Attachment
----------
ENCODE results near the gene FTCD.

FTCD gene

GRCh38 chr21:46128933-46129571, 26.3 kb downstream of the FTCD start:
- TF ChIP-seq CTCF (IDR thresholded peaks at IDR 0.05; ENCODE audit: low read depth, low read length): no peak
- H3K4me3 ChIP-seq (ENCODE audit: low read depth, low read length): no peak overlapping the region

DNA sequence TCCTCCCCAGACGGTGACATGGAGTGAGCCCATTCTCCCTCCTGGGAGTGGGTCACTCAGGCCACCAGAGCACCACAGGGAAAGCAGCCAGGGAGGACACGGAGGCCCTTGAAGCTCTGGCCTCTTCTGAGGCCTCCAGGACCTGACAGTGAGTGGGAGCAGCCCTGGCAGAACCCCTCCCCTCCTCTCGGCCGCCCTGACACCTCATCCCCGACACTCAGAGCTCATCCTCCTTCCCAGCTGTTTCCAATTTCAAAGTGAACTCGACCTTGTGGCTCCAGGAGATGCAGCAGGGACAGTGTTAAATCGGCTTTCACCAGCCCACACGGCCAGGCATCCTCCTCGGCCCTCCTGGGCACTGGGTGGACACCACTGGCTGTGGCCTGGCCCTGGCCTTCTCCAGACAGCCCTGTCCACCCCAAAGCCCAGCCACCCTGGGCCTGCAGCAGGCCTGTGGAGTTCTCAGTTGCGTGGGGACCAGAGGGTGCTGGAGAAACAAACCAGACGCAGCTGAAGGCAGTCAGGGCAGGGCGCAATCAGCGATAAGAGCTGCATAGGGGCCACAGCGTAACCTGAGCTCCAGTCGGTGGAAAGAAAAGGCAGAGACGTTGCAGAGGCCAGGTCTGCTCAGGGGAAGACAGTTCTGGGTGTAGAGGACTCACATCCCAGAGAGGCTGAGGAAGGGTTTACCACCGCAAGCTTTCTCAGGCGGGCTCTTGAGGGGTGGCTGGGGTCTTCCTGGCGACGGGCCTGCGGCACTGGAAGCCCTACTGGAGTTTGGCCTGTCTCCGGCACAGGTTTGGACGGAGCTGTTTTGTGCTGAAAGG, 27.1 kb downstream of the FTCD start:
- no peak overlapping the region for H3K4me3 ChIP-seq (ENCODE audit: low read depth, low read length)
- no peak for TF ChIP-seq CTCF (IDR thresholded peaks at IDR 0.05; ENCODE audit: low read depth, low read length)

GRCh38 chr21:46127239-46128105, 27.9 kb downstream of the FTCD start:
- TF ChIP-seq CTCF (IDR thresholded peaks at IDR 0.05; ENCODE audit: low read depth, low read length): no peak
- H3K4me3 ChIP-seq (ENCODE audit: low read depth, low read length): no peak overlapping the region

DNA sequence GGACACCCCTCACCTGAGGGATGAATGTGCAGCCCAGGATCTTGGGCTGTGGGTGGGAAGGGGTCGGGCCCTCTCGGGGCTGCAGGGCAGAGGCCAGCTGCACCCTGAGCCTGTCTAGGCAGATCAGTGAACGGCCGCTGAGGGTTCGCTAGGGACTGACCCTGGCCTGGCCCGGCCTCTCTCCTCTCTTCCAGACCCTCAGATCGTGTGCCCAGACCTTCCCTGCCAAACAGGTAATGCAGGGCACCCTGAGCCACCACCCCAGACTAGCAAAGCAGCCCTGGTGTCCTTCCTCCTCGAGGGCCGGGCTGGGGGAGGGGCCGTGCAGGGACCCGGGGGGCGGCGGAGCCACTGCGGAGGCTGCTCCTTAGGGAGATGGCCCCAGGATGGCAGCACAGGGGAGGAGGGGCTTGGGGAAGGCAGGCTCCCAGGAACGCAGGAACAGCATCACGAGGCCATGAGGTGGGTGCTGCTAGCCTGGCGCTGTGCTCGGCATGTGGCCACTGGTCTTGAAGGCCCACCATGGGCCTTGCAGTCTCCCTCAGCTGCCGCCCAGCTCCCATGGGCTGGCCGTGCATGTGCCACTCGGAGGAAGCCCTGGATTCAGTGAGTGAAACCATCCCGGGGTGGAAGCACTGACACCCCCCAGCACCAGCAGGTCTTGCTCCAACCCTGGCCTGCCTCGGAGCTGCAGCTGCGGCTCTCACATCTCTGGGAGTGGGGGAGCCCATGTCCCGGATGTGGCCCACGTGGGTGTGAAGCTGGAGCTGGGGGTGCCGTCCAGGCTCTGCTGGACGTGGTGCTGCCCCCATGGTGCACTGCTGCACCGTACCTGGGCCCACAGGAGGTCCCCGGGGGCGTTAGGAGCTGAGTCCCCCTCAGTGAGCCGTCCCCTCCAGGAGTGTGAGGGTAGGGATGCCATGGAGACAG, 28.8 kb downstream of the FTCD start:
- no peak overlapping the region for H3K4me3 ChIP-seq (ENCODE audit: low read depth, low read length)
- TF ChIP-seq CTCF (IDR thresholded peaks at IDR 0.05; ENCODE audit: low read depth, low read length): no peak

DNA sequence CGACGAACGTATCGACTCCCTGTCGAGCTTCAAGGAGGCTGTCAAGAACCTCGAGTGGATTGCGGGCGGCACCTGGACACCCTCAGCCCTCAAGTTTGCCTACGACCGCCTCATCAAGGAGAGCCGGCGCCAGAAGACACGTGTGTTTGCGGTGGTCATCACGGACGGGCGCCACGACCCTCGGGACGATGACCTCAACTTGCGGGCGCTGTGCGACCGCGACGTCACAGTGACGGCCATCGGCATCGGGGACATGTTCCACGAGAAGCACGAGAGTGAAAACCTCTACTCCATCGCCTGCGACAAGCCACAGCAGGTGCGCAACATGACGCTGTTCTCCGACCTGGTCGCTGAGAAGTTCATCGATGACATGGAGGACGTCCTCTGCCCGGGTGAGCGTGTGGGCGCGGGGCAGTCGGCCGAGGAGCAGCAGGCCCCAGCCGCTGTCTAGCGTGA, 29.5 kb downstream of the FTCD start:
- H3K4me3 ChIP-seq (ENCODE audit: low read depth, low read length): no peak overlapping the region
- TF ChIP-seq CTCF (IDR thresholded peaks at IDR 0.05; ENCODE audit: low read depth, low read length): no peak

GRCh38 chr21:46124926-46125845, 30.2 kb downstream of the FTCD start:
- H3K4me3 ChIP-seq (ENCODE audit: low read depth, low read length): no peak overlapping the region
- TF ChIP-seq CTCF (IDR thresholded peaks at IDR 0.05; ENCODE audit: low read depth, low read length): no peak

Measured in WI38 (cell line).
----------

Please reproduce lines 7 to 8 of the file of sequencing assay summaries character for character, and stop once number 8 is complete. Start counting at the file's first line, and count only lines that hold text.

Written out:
- no peak overlapping the region for H3K4me3 ChIP-seq (ENCODE audit: low read depth, low read length)
- no peak for TF ChIP-seq CTCF (IDR thresholded peaks at IDR 0.05; ENCODE audit: low read depth, low read length)